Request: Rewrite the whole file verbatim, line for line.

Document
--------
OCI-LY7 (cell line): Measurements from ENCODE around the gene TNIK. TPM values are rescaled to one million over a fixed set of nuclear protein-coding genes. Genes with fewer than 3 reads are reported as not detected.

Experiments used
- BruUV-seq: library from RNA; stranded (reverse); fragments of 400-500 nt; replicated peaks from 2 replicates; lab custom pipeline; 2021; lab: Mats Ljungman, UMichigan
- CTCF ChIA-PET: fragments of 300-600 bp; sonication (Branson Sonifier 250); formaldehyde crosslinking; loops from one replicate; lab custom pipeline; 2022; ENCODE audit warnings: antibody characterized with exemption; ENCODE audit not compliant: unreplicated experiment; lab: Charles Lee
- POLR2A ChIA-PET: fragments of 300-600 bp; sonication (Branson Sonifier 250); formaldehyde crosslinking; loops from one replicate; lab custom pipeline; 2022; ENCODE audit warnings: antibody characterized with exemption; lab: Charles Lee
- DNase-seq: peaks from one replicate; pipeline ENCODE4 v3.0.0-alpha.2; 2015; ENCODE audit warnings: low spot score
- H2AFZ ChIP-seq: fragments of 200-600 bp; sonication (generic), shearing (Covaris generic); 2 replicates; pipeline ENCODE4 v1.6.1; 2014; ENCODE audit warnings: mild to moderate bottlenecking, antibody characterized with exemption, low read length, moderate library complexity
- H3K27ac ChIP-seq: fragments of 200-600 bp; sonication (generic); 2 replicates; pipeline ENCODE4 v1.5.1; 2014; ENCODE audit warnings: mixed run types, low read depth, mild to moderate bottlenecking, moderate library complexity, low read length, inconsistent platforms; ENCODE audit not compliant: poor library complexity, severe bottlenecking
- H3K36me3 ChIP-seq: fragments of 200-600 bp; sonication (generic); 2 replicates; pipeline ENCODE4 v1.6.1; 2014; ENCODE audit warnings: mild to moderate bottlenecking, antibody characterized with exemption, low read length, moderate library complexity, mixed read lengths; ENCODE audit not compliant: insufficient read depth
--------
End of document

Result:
OCI-LY7 (cell line): Measurements from ENCODE around the gene TNIK. TPM values are rescaled to one million over a fixed set of nuclear protein-coding genes. Genes with fewer than 3 reads are reported as not detected.

Experiments used
- BruUV-seq: library from RNA; stranded (reverse); fragments of 400-500 nt; replicated peaks from 2 replicates; lab custom pipeline; 2021; lab: Mats Ljungman, UMichigan
- CTCF ChIA-PET: fragments of 300-600 bp; sonication (Branson Sonifier 250); formaldehyde crosslinking; loops from one replicate; lab custom pipeline; 2022; ENCODE audit warnings: antibody characterized with exemption; ENCODE audit not compliant: unreplicated experiment; lab: Charles Lee
- POLR2A ChIA-PET: fragments of 300-600 bp; sonication (Branson Sonifier 250); formaldehyde crosslinking; loops from one replicate; lab custom pipeline; 2022; ENCODE audit warnings: antibody characterized with exemption; lab: Charles Lee
- DNase-seq: peaks from one replicate; pipeline ENCODE4 v3.0.0-alpha.2; 2015; ENCODE audit warnings: low spot score
- H2AFZ ChIP-seq: fragments of 200-600 bp; sonication (generic), shearing (Covaris generic); 2 replicates; pipeline ENCODE4 v1.6.1; 2014; ENCODE audit warnings: mild to moderate bottlenecking, antibody characterized with exemption, low read length, moderate library complexity
- H3K27ac ChIP-seq: fragments of 200-600 bp; sonication (generic); 2 replicates; pipeline ENCODE4 v1.5.1; 2014; ENCODE audit warnings: mixed run types, low read depth, mild to moderate bottlenecking, moderate library complexity, low read length, inconsistent platforms; ENCODE audit not compliant: poor library complexity, severe bottlenecking
- H3K36me3 ChIP-seq: fragments of 200-600 bp; sonication (generic); 2 replicates; pipeline ENCODE4 v1.6.1; 2014; ENCODE audit warnings: mild to moderate bottlenecking, antibody characterized with exemption, low read length, moderate library complexity, mixed read lengths; ENCODE audit not compliant: insufficient read depth